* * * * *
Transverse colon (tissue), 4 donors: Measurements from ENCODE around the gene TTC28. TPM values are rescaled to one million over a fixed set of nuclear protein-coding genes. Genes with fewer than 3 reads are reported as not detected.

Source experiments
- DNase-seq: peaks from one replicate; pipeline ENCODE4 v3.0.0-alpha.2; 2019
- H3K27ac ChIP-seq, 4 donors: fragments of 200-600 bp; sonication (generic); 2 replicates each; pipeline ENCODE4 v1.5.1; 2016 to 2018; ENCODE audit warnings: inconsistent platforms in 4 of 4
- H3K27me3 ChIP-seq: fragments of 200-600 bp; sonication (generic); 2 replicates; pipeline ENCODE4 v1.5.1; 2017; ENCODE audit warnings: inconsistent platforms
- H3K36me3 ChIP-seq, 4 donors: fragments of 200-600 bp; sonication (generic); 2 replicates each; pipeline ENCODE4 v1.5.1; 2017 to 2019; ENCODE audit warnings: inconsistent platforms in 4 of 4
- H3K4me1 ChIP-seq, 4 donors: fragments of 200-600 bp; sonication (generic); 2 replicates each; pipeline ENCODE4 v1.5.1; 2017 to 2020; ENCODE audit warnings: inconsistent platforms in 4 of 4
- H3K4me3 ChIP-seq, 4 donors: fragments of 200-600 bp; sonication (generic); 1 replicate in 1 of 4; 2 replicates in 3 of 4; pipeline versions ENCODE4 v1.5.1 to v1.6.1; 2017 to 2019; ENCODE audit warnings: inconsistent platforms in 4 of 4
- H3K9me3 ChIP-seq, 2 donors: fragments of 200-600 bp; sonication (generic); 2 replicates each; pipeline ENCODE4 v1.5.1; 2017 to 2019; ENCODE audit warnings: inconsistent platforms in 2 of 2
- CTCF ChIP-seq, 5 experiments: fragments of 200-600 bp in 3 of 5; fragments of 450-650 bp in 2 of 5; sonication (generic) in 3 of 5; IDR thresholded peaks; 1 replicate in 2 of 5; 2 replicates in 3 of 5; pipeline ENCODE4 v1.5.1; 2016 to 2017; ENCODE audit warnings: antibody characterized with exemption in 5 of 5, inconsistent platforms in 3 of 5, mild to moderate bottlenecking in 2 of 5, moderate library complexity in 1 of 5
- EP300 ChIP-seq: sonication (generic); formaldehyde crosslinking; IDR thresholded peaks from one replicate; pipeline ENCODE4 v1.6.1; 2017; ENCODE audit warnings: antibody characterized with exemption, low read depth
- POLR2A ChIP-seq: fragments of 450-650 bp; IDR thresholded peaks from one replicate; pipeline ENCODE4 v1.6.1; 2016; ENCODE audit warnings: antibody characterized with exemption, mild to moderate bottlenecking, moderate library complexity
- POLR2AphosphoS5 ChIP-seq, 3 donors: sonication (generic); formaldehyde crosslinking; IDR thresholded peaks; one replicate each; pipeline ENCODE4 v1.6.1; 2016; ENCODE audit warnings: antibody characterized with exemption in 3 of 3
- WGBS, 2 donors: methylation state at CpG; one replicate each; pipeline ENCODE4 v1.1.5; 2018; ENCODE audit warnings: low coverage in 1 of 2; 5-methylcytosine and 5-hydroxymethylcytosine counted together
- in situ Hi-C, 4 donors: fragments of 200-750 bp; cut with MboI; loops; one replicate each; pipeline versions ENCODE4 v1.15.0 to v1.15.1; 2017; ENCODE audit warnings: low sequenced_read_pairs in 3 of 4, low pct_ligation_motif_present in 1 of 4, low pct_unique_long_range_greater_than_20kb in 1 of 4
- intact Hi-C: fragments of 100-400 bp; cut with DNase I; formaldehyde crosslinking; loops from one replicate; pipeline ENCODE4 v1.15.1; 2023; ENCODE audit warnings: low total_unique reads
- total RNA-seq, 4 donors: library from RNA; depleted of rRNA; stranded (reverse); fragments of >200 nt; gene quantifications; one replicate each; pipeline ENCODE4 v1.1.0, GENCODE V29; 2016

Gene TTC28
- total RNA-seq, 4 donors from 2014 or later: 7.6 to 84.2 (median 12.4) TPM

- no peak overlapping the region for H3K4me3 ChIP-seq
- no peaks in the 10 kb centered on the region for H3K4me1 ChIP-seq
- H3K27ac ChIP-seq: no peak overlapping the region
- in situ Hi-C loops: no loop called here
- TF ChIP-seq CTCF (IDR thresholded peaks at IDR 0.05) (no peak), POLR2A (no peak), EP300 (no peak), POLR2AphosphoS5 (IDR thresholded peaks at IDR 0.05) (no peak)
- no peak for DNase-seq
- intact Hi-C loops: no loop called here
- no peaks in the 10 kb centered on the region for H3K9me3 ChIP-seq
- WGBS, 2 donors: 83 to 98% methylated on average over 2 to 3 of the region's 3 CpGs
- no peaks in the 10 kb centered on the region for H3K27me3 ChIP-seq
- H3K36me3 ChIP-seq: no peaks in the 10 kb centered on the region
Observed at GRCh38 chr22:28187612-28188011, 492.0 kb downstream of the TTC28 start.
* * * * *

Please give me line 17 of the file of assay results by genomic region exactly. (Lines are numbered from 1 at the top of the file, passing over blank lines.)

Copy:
- total RNA-seq, 4 donors: library from RNA; depleted of rRNA; stranded (reverse); fragments of >200 nt; gene quantifications; one replicate each; pipeline ENCODE4 v1.1.0, GENCODE V29; 2016